Thursday 4th February, 2021
The national flag is fluttering majestically and grand preparations have been made for today’s celebrations to mark the day when the British retroceded this land to its rightful owners. Patriotic excitement has reached fever-pitch. Newspapers traditionally strike a positive note in their editorial comments on a day like this, but why should depressing political, economic and social realities be ignored?
Sri Lankans are known for celebrating what they lack; they are celebrating Independence today. Their leaders, who never miss an opportunity to wrap themselves in the flag, suck in their king-sized pots, puff out their chests and belt out the national anthem with great gusto, religiously, on 04 Feb. They bellow rhetoric, making propaganda mountains out of the molehills of their achievements, year in, year out. The sobering reality dawns when the Independence hangover goes away. This, we have seen for more than seven decades under successive governments perhaps save the first couple of decades after Independence.
During the early years of Independence, students called Sri Lanka a developing country, in their school essays; seven decades on, their grandchildren are saying the same thing, as someone has rightly pointed out. If this is not an indictment on successive governments, what is it? However, it may be wrong to say the country has not achieved anything since 1948. There have, of course, been some achievements, most of which are in the health and education sectors, but sadly they are the exception that proves the rule.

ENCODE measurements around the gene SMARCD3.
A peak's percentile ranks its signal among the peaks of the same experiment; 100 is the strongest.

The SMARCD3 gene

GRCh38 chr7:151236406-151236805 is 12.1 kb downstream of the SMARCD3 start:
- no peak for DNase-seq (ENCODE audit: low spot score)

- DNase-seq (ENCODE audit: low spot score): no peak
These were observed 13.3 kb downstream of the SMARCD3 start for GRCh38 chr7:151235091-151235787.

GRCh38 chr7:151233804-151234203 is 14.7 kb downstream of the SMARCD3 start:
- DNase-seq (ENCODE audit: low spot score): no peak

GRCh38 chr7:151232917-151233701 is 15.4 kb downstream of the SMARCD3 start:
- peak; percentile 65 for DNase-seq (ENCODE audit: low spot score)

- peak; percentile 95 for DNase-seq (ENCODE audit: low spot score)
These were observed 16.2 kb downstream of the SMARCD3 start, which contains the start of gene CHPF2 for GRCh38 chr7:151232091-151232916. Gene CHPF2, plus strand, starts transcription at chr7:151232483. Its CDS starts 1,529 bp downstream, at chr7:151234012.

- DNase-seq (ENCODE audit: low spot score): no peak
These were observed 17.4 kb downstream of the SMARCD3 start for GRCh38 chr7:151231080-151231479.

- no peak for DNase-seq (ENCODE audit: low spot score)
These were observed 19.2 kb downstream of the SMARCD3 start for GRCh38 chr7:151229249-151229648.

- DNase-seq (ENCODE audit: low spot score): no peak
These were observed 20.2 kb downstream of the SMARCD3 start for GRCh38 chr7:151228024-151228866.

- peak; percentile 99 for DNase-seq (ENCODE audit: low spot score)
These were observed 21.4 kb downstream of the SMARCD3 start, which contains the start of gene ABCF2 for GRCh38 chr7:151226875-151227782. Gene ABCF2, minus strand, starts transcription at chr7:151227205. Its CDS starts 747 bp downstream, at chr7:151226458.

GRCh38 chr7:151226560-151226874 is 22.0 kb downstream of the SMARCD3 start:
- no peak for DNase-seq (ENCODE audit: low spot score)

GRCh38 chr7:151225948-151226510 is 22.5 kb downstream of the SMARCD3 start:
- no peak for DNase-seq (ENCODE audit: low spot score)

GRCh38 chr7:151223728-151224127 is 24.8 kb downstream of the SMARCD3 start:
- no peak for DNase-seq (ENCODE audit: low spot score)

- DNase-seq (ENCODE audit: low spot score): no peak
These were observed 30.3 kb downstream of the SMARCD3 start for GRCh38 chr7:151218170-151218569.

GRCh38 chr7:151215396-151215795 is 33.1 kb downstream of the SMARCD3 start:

Sri Lanka can be proud of some impressive health and education indicators. But whether they can be maintained is in doubt because the country’s economic performance has been below par, all these decades, as can be seen from the tumble of the rupee against major currencies, the alarming increase in national debt and the difficulties successive governments face in honouring debt commitments. True, a protracted war and two bloody insurrections took a heavy toll on the country’s economy, but it has been more than a decade since the war ended, and there had been no healthy expansion of the economy even before the commencement of the armed conflict. The current pandemic has only aggravated an extremely bad situation.
Those who are languishing in the political wilderness, aka the Opposition, having failed to live up to people’s expectations and been exposed for ineptitude, abuse of power and corruption, among other things, flay their rivals at the levers of power for not doing what needs to be done to develop the country! Rulers try to cover up their failure by criticising their rivals in the Opposition. This is the name of the game in Sri Lankan politics. It is thanks to these ‘leaders’ that the country is in a pretty pass so much so that it has had to beg for COVID-19 vaccines. President of the College of Medical Laboratory Sciences, Ravi Kumudesh, has recently told this newspaper that the Medical Research Institute, which once produced vaccines, is today without facilities even to test imported vaccines! So much for the progress the country has achieved in the fields of science and research! It is only natural that shamans go places during health emergencies, and superstition has taken precedence over science.
Perhaps, the way to make the Independence Day somewhat meaningful may be for all political leaders responsible for the unholy mess the country has got into, over the decades, to kneel at the Independence Square, on 04 Feb. and ask for forgiveness from the nation. Others, however, are not free from blame. Most of those whom people elect as their representatives are political dregs; the voting public has to take responsibility for this. A national work ethic is conspicuous by its absence; the state service is characterised by bureaucratic red tape, lethargy, inefficiency, and bribery and corruption. Trade unions do precious little to increase national productivity; they only make demands.
Sri Lankan leaders, both past and present, ought to learn from the experience of other nations that rose, under the guidance of visionary statespersons, from the depths of poverty. Let Lee Kuan Yew’s book, ‘From Third World to First’ be made mandatory reading for them.